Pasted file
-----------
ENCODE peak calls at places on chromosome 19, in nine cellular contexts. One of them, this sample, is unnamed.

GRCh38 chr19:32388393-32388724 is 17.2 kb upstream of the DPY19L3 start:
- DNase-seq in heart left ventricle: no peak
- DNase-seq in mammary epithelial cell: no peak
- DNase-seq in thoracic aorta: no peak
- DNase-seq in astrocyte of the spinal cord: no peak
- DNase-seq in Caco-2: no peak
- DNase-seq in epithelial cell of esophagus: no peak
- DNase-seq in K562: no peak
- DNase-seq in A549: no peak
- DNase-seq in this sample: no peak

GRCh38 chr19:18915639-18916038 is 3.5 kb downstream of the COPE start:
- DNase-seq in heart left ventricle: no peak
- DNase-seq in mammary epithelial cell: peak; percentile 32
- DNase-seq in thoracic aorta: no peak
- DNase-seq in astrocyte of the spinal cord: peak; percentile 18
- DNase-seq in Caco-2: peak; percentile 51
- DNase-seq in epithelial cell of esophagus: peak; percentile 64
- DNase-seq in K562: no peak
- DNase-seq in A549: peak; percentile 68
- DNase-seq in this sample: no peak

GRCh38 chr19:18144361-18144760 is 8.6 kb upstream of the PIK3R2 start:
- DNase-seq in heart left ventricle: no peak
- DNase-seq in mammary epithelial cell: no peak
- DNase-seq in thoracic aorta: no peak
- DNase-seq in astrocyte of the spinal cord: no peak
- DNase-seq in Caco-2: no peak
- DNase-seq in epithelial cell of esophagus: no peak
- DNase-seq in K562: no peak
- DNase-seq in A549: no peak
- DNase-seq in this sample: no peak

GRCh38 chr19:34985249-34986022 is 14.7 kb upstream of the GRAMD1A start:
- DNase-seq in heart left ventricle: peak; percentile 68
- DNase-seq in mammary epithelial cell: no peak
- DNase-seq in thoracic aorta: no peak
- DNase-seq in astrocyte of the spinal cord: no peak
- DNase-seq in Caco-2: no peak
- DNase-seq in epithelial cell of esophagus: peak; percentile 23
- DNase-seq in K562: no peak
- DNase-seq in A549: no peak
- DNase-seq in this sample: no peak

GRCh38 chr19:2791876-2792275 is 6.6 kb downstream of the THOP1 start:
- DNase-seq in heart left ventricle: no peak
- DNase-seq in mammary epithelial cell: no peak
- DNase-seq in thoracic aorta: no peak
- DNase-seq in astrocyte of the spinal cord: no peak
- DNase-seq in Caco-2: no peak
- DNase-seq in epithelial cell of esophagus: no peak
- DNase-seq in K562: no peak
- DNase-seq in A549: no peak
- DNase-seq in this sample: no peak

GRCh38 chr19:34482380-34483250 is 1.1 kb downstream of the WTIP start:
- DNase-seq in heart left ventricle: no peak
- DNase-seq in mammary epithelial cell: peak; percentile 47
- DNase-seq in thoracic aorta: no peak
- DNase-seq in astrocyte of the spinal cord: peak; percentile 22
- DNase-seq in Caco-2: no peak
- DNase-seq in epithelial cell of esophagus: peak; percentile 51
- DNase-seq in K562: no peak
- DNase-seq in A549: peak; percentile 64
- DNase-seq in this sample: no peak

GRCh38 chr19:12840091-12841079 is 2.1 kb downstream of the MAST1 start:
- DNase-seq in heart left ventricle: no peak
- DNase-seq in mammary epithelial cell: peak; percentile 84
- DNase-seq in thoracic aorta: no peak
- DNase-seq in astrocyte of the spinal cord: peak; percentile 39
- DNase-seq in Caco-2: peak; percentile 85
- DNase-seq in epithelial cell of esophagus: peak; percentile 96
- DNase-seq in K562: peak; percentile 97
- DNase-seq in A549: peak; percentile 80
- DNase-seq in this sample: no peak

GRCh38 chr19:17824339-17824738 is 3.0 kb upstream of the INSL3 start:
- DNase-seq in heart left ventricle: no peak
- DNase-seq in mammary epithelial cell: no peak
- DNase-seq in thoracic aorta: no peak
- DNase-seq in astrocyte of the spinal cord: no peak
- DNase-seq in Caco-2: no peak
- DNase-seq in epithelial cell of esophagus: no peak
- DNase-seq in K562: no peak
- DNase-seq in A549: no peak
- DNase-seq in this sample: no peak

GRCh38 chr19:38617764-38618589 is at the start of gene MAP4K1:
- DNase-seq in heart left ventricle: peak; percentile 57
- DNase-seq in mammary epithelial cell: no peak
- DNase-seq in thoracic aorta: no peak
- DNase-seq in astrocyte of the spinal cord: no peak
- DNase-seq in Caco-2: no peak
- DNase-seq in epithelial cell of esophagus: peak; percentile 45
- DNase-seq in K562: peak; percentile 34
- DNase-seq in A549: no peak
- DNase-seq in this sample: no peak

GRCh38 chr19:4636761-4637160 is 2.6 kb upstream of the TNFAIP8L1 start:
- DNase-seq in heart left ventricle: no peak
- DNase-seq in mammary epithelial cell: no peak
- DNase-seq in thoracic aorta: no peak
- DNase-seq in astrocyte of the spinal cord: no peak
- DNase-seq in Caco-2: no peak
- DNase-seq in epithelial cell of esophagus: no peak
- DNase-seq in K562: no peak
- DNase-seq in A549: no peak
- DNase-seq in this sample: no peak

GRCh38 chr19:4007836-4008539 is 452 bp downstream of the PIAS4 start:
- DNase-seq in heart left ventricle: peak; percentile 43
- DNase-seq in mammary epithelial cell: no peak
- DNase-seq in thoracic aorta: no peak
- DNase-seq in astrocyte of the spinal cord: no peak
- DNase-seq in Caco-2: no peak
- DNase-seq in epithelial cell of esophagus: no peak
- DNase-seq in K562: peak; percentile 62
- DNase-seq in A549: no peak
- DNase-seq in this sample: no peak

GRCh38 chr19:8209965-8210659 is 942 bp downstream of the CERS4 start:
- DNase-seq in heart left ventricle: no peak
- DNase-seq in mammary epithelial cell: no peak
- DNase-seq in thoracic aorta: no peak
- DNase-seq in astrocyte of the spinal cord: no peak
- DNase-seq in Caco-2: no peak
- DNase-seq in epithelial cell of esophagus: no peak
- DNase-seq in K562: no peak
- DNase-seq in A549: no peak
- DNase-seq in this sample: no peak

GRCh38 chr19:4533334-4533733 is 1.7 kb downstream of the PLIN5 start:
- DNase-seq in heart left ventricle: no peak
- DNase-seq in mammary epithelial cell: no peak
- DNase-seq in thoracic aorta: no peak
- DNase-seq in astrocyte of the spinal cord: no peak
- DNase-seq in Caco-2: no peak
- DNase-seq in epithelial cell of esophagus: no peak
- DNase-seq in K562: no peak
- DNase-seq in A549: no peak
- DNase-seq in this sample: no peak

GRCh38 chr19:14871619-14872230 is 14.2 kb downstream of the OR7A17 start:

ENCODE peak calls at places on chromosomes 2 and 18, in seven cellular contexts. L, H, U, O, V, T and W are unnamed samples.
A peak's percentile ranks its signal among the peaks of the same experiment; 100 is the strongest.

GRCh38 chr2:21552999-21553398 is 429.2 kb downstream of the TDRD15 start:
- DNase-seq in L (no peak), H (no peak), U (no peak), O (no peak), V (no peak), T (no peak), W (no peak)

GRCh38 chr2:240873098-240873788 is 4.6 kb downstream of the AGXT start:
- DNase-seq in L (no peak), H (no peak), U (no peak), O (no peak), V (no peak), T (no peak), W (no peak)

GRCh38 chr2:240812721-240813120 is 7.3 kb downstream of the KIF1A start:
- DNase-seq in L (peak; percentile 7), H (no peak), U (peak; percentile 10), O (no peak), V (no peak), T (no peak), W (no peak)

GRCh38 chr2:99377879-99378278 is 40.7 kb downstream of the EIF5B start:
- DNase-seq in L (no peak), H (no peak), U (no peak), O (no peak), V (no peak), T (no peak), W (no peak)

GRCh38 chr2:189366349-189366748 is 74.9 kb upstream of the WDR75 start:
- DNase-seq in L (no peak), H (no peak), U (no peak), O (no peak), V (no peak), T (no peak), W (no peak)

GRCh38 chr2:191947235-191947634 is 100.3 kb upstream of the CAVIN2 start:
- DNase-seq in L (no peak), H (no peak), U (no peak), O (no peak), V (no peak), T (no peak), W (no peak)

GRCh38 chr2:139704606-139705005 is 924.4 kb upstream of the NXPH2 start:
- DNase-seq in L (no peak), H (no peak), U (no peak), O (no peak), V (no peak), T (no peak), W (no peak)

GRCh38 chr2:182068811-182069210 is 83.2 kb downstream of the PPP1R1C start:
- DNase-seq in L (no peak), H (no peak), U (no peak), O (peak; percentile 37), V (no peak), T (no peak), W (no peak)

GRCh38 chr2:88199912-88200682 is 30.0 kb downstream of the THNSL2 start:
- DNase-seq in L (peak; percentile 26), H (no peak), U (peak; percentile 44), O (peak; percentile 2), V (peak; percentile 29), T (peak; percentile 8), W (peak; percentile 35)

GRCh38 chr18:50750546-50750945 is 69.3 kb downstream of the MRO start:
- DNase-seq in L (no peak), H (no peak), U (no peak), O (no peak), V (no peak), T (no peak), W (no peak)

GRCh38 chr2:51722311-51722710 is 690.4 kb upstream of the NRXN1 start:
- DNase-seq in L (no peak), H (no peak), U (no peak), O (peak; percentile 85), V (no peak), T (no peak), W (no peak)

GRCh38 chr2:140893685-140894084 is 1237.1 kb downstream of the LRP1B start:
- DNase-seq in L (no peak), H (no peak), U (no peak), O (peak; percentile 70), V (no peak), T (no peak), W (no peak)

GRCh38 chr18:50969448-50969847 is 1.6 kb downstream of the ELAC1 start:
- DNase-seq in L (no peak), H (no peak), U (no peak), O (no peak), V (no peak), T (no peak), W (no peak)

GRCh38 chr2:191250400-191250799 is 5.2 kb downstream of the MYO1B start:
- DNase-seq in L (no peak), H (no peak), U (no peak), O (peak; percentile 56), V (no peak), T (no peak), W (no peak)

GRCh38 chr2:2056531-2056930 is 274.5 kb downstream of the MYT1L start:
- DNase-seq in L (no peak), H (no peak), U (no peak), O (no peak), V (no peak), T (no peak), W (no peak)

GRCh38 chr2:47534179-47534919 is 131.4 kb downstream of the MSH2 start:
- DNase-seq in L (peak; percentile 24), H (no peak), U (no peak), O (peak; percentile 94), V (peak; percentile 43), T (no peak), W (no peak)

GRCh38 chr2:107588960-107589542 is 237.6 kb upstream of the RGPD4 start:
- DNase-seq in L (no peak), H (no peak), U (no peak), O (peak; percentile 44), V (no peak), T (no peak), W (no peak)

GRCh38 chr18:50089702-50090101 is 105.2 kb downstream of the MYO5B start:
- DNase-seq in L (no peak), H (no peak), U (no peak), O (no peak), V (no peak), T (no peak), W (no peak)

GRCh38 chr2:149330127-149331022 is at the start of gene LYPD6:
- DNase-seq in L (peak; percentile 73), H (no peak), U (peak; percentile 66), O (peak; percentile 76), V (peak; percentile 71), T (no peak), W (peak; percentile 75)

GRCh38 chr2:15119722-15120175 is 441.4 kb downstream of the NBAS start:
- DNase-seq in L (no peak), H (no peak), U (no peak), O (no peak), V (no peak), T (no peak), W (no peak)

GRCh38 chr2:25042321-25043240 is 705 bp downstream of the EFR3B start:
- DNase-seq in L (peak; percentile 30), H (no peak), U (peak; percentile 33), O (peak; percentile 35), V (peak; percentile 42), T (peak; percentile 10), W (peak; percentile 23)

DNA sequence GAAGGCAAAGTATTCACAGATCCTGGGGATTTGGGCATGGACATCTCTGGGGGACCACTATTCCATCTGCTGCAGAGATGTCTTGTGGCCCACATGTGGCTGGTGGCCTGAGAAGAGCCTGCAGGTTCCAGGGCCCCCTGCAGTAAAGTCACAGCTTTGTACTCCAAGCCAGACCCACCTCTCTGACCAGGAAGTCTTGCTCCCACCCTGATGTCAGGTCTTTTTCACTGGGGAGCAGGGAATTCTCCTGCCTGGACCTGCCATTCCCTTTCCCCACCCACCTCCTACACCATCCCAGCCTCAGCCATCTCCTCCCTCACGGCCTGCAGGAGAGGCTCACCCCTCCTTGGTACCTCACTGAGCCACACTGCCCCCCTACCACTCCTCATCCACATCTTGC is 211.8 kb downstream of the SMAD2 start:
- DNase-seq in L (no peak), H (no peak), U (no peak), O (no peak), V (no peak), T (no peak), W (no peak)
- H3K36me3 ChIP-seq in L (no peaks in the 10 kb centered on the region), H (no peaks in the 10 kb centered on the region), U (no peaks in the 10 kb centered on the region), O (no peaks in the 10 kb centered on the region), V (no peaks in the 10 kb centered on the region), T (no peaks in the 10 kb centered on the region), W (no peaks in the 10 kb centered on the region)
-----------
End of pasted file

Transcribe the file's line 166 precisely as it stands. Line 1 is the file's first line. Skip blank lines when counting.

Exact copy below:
- DNase-seq in L (peak; percentile 24), H (no peak), U (no peak), O (peak; percentile 94), V (peak; percentile 43), T (no peak), W (no peak)